Why current funding to secure U.S. elections ‘doesn’t cut it’ (Q&A)
LAS VEGAS—When it comes to election security, politicians like Alex Padilla, the top election official for the most populous state in the nation, are more worried about how they’re going to fund election modernization and counter disinformation campaigns than about hackers slipping into voting machines.
Padilla, California’s secretary of state, says that in the “new reality” of election security, there’s a “distinction” to be made between exposing security vulnerabilities in voting machines and greater election security concerns. But most importantly, he said at the DefCon Vote Hacking Village on August 10, is that if Congress wants election officials to “implement all these findings, recommendations, and discoveries,” it’s going to have to go back to the coffers.
“While I thank the United States Congress for appropriating $380 million last month, let me be abundantly clear: We need more resources,” Padilla said. “The money that came to states is not new money. It’s the remaining Help America Vote Act dollars, appropriated last month but authorized 15 years ago, in the wake of Florida 2000. That’s butterfly ballot hanging-chad money.”
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Over the past year, hackers have schooled Padilla and other election administrators on the security vulnerabilities of electronic voting machines, especially those that lack a paper trail. They’ve also called attention to “social engineering” campaigns bent on decreasing voter confidence in election integrity.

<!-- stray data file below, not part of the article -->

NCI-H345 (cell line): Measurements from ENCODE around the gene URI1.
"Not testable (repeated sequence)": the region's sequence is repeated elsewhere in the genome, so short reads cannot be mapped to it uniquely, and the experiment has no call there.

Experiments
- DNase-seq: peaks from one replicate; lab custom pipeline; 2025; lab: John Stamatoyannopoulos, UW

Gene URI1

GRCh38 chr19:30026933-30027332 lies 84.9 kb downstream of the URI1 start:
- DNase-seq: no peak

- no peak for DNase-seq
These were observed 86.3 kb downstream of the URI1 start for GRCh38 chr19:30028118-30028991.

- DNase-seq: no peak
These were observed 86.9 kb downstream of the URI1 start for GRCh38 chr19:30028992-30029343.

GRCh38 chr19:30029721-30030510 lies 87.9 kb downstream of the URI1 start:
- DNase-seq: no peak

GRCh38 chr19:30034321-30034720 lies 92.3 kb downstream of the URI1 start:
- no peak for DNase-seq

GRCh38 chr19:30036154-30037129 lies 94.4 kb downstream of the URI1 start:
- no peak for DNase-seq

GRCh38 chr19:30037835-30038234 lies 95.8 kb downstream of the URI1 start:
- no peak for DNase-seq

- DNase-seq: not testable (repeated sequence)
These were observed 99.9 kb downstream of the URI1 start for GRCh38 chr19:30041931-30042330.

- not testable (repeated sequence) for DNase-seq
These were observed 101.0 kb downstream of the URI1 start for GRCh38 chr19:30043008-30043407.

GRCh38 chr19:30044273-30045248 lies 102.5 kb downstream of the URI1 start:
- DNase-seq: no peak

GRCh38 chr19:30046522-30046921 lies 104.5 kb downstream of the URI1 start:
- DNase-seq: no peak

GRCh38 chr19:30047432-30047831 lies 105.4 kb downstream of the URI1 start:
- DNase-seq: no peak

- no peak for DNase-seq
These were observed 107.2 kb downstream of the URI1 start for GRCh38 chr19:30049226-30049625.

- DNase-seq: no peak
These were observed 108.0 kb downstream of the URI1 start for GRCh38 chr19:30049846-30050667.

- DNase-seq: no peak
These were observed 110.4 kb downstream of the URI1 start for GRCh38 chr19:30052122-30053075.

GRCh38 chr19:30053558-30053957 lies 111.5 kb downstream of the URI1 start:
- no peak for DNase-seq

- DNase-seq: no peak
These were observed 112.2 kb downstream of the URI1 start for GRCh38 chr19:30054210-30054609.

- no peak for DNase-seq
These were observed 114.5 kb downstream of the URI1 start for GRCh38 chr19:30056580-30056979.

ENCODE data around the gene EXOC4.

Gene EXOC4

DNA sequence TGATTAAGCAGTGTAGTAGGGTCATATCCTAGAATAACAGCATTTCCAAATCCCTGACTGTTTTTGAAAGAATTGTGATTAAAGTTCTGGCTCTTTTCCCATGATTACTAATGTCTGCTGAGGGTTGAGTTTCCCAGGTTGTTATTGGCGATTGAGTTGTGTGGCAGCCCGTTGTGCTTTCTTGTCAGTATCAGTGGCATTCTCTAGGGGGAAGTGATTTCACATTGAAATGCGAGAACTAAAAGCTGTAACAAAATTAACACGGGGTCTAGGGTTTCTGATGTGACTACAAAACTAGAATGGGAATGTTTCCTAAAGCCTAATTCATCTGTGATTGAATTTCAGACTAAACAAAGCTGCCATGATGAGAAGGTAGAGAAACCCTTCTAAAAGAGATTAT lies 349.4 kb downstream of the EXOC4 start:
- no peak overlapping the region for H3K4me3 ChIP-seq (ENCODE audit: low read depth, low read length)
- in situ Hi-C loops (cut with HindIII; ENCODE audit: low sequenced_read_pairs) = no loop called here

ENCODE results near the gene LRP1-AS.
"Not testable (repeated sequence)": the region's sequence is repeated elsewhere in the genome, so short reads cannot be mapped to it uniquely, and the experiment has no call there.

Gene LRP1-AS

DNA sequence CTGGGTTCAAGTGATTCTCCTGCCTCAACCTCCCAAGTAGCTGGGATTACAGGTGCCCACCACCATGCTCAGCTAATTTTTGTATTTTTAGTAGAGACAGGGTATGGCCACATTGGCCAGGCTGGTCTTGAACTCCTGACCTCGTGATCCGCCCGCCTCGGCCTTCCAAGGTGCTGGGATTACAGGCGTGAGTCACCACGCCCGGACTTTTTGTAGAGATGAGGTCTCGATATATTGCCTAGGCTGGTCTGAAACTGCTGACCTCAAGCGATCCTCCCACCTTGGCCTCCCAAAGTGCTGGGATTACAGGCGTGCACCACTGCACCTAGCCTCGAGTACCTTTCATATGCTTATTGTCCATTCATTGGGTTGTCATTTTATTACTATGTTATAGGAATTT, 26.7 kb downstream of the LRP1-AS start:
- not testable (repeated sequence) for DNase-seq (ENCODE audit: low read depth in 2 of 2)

A comprehensive MIT study on voter confidence that included research from the Pew Research Center and the Roper Center found that only 19 percent of respondents said they were confident in the integrity of nationwide vote results before the election.
Jeanette Manfra, national protection and programs directorate assistant secretary for the Office of Cybersecurity and Communications at the Department of Homeland Security, told The Parallax that she agrees with Padilla’s concerns about funding. She also compared election security to the current state of Internet-connected medical devices.
“You have to balance raising awareness of vulnerabilities and pushing vendors to make more secure products, which is what DefCon is trying to do, with the ability for vendors to react to that,” she said. “We have to bring both communities to see each other’s perspective.”
Padilla spent a few minutes speaking with The Parallax after his Vote Hacking Village presentation. What follows is an edited transcript of our conversation.
Q: You seem keenly aware of the issues surrounding voting machines and hacking, but not all secretaries of state appear to be on board, as the National Association of Secretaries of State statement shows. Is this an issue that’s worth convincing your peers of?
I think that the vast majority of my colleagues, both Democrat and Republican, clearly understand the stakes. I think the release you read comes from an appreciation of a practitioner’s standpoint that we’re always balancing the attention we give technology and cybersecurity with public perception. We don’t want to overplay threats; we don’t want to underplay them, either.
At last year’s conference here, a lot of headlines came out about effective hacks of voting equipment. When you look at the equipment they were using and the conditions they were using the equipment in, it didn’t exactly reflect real-world conditions that we deploy on Election Day.
As an engineer, I’m trained to understand that methodology matters. If DefCon is going to be constructive, we distinguish between what is an applicable take-away versus what may or may not apply in the real world.
So you do agree with the memo?